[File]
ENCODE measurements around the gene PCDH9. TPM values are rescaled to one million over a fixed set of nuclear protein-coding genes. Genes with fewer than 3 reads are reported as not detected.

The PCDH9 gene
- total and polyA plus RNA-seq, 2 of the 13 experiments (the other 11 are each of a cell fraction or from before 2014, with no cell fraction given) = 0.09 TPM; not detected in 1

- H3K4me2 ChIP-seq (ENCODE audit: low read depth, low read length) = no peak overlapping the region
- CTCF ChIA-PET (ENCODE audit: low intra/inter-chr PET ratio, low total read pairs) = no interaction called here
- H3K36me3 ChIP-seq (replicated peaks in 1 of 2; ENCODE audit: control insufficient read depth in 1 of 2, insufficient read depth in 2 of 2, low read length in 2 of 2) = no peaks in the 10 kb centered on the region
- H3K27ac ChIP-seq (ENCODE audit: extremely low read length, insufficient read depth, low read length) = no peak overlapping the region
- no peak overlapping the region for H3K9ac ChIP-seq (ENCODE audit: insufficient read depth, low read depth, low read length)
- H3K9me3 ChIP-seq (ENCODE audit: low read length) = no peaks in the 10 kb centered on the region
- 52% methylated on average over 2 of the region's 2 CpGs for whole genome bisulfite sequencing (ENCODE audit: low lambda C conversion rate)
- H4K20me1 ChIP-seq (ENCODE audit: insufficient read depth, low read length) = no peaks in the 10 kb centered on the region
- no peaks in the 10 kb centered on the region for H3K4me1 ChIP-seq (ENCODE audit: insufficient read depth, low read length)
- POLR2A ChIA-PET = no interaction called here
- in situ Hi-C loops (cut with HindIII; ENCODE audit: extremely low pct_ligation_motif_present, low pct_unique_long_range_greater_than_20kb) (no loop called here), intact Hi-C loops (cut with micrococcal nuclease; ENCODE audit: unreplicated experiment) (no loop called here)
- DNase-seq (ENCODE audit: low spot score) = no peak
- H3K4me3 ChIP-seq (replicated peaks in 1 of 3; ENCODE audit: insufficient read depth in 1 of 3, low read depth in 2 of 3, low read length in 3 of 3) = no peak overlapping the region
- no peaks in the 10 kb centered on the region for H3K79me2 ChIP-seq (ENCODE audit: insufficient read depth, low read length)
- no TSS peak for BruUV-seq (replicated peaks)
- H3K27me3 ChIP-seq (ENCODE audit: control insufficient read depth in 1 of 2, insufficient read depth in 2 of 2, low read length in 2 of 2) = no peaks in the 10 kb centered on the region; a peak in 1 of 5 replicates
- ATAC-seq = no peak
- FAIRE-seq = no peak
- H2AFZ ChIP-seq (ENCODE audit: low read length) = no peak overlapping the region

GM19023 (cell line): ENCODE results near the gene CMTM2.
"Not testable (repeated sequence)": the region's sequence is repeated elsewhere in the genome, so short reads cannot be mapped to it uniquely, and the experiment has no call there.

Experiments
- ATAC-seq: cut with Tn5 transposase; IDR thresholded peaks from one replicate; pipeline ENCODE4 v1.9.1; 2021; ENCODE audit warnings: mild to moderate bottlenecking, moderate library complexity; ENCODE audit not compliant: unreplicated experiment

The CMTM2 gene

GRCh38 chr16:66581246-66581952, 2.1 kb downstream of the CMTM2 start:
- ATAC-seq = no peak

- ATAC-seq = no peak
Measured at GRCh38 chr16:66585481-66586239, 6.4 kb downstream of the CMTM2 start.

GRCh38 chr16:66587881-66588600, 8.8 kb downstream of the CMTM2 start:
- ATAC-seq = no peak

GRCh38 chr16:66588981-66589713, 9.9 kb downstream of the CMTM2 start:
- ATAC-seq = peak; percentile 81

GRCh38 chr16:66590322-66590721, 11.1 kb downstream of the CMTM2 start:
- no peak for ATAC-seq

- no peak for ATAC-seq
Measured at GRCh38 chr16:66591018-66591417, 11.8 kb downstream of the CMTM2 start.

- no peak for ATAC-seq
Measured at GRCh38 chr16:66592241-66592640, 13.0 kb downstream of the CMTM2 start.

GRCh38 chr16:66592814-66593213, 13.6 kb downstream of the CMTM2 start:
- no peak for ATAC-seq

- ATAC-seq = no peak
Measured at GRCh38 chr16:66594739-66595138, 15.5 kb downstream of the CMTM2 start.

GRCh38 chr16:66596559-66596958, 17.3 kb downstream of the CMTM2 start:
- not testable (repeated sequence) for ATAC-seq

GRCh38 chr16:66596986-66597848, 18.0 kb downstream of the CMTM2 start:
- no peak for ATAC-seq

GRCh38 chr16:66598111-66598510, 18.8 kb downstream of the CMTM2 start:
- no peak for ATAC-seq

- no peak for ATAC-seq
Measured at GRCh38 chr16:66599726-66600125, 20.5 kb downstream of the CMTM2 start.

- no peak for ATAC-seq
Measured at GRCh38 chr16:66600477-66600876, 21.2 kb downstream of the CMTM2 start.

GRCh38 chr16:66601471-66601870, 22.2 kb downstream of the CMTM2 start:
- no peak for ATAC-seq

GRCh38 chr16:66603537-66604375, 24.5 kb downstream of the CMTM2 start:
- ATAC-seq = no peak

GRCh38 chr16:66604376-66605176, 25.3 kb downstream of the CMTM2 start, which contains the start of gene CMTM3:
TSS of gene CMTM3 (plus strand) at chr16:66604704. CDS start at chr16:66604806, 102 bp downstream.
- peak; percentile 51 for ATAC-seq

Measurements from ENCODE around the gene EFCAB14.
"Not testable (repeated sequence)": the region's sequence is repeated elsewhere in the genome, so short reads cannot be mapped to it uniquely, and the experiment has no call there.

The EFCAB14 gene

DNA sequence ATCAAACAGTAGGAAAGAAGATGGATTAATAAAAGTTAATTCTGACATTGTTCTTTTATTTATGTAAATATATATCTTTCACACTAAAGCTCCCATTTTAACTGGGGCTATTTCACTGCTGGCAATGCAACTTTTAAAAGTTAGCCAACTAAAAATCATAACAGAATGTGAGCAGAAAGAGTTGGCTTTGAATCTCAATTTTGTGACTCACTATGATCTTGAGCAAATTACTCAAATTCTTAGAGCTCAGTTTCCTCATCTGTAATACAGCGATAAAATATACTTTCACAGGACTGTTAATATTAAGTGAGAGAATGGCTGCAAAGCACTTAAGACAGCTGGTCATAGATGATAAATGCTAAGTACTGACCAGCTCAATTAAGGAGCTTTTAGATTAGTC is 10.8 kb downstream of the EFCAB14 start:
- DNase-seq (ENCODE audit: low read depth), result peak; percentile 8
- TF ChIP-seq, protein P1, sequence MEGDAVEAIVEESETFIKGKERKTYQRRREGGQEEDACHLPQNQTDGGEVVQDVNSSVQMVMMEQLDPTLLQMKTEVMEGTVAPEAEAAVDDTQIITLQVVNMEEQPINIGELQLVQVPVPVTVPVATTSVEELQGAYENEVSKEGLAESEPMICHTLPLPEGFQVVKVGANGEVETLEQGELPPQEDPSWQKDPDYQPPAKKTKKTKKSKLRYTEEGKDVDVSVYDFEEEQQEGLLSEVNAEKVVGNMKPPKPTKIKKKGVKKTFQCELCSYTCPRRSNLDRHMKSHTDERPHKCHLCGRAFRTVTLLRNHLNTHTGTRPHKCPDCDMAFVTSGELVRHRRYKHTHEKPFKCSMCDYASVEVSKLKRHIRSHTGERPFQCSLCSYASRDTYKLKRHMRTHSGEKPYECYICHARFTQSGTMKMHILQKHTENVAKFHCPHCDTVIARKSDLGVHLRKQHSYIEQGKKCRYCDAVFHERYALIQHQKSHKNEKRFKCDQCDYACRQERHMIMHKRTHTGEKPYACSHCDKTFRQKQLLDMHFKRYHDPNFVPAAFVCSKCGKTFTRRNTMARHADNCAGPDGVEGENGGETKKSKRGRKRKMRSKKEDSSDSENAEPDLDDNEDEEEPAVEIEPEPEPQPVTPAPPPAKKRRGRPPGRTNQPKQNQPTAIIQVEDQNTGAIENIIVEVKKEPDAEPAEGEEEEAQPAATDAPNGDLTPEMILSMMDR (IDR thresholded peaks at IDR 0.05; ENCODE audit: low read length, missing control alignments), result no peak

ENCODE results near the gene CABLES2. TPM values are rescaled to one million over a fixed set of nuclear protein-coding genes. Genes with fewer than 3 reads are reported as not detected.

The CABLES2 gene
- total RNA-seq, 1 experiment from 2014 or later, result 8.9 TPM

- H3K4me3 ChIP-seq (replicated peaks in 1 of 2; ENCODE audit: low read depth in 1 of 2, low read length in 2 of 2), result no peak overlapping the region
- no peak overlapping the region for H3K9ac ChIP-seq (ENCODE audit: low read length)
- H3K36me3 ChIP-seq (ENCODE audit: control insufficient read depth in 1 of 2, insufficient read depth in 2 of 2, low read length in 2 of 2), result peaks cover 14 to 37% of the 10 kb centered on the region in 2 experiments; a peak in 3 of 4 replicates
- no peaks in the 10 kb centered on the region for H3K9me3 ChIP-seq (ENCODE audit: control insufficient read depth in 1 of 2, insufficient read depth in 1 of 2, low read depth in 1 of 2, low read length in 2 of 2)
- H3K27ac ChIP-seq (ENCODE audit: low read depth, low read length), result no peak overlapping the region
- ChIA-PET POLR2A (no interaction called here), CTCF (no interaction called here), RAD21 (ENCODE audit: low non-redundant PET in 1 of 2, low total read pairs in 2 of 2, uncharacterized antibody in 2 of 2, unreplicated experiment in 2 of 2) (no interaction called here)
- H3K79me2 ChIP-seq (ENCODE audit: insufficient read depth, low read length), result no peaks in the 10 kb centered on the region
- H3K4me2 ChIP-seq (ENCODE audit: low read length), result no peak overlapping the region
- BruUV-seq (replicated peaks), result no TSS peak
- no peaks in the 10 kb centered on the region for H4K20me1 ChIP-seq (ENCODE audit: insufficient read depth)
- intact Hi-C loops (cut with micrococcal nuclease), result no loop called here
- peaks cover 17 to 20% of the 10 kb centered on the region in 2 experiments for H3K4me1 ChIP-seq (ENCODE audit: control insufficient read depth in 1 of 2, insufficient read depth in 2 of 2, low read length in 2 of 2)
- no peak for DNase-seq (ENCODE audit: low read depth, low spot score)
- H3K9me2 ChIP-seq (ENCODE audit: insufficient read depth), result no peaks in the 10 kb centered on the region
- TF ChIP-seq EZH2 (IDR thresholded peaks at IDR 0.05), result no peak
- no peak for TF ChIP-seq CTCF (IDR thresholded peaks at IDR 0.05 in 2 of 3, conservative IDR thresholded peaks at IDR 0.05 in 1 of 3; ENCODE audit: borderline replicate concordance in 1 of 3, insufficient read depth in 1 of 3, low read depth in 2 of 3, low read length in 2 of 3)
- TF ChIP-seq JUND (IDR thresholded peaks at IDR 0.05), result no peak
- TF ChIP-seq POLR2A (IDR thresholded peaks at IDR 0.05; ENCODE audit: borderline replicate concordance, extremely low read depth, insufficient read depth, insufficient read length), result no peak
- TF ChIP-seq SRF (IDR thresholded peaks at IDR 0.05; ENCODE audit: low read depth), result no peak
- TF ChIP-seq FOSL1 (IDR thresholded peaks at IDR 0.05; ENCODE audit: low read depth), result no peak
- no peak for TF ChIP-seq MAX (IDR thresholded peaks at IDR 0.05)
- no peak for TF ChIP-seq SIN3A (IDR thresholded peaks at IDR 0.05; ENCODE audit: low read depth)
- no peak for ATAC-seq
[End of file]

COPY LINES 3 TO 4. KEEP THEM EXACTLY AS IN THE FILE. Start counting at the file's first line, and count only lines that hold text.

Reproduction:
- total and polyA plus RNA-seq, 2 of the 13 experiments (the other 11 are each of a cell fraction or from before 2014, with no cell fraction given) = 0.09 TPM; not detected in 1

- H3K4me2 ChIP-seq (ENCODE audit: low read depth, low read length) = no peak overlapping the region